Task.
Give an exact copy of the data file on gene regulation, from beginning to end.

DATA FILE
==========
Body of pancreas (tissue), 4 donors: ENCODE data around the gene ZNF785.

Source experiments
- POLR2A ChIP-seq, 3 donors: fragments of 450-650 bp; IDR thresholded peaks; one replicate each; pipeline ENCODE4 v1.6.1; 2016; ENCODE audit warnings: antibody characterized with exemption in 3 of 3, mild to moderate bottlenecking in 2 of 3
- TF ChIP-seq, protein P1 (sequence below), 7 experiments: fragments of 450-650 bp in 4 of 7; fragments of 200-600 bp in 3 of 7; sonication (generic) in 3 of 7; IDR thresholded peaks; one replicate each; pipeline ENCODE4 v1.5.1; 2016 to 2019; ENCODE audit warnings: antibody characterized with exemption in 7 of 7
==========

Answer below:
Body of pancreas (tissue), 4 donors: ENCODE data around the gene ZNF785.

Source experiments
- POLR2A ChIP-seq, 3 donors: fragments of 450-650 bp; IDR thresholded peaks; one replicate each; pipeline ENCODE4 v1.6.1; 2016; ENCODE audit warnings: antibody characterized with exemption in 3 of 3, mild to moderate bottlenecking in 2 of 3
- TF ChIP-seq, protein P1 (sequence below), 7 experiments: fragments of 450-650 bp in 4 of 7; fragments of 200-600 bp in 3 of 7; sonication (generic) in 3 of 7; IDR thresholded peaks; one replicate each; pipeline ENCODE4 v1.5.1; 2016 to 2019; ENCODE audit warnings: antibody characterized with exemption in 7 of 7